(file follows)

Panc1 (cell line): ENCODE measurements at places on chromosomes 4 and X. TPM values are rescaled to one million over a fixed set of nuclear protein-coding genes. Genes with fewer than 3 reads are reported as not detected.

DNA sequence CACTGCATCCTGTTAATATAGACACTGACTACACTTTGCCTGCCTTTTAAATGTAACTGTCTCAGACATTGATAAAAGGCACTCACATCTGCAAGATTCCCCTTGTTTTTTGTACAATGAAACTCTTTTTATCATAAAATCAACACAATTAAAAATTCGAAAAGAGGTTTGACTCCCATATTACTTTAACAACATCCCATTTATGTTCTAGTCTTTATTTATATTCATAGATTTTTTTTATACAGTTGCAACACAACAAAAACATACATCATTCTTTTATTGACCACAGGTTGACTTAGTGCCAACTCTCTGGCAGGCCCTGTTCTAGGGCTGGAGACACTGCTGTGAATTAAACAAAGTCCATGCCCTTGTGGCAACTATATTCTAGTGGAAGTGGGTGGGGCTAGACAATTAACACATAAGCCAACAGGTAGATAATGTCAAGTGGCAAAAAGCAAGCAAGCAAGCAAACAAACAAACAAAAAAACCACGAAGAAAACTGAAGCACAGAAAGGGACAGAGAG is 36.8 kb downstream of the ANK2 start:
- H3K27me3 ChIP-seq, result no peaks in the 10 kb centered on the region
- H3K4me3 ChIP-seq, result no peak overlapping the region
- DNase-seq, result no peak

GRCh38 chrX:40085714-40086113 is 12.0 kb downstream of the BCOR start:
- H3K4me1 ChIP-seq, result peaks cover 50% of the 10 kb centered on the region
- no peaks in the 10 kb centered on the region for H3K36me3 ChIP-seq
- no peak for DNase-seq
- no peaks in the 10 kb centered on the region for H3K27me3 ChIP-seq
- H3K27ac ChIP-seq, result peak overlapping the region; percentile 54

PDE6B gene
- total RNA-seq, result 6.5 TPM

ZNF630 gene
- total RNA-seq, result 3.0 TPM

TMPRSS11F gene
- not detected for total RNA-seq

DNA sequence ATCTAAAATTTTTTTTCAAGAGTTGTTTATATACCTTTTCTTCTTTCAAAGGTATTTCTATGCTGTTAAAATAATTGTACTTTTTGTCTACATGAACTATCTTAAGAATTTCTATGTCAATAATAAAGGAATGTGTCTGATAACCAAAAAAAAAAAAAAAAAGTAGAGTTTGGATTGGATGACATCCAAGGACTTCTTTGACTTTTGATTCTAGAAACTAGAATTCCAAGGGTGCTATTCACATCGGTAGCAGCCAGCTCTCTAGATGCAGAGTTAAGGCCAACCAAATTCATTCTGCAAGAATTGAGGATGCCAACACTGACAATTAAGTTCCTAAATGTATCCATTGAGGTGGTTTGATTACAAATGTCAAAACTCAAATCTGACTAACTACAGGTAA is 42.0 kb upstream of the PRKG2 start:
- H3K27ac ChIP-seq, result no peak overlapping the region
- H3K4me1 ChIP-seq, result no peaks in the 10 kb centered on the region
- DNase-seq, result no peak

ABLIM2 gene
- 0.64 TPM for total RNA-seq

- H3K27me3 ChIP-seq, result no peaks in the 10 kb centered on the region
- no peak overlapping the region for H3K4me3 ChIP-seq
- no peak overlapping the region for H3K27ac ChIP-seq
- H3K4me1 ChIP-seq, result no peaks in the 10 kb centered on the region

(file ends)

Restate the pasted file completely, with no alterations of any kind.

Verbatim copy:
Panc1 (cell line): ENCODE measurements at places on chromosomes 4 and X. TPM values are rescaled to one million over a fixed set of nuclear protein-coding genes. Genes with fewer than 3 reads are reported as not detected.

DNA sequence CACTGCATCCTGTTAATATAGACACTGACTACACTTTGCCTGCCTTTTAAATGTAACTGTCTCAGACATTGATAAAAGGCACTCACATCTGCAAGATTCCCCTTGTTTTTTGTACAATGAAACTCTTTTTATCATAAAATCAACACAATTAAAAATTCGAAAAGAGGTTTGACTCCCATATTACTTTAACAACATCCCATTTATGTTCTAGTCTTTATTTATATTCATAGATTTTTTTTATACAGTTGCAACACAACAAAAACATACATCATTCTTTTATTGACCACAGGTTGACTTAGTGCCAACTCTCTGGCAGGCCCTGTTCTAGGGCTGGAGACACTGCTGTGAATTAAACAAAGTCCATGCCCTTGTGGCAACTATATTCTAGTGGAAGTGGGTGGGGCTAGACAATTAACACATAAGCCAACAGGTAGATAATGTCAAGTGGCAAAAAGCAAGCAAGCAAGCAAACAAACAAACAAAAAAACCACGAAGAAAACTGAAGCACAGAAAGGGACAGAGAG is 36.8 kb downstream of the ANK2 start:
- H3K27me3 ChIP-seq, result no peaks in the 10 kb centered on the region
- H3K4me3 ChIP-seq, result no peak overlapping the region
- DNase-seq, result no peak

GRCh38 chrX:40085714-40086113 is 12.0 kb downstream of the BCOR start:
- H3K4me1 ChIP-seq, result peaks cover 50% of the 10 kb centered on the region
- no peaks in the 10 kb centered on the region for H3K36me3 ChIP-seq
- no peak for DNase-seq
- no peaks in the 10 kb centered on the region for H3K27me3 ChIP-seq
- H3K27ac ChIP-seq, result peak overlapping the region; percentile 54

PDE6B gene
- total RNA-seq, result 6.5 TPM

ZNF630 gene
- total RNA-seq, result 3.0 TPM

TMPRSS11F gene
- not detected for total RNA-seq

DNA sequence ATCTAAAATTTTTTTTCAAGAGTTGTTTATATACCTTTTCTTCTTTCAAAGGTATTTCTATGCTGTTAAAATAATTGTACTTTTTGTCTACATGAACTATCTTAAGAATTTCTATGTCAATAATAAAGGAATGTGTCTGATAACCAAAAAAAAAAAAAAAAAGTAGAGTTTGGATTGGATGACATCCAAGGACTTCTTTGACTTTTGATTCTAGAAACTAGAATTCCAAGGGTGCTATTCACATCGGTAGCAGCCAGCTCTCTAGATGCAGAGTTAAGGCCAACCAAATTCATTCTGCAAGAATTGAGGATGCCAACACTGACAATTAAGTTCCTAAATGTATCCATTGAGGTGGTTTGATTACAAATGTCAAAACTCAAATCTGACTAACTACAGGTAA is 42.0 kb upstream of the PRKG2 start:
- H3K27ac ChIP-seq, result no peak overlapping the region
- H3K4me1 ChIP-seq, result no peaks in the 10 kb centered on the region
- DNase-seq, result no peak

ABLIM2 gene
- 0.64 TPM for total RNA-seq

- H3K27me3 ChIP-seq, result no peaks in the 10 kb centered on the region
- no peak overlapping the region for H3K4me3 ChIP-seq
- no peak overlapping the region for H3K27ac ChIP-seq
- H3K4me1 ChIP-seq, result no peaks in the 10 kb centered on the region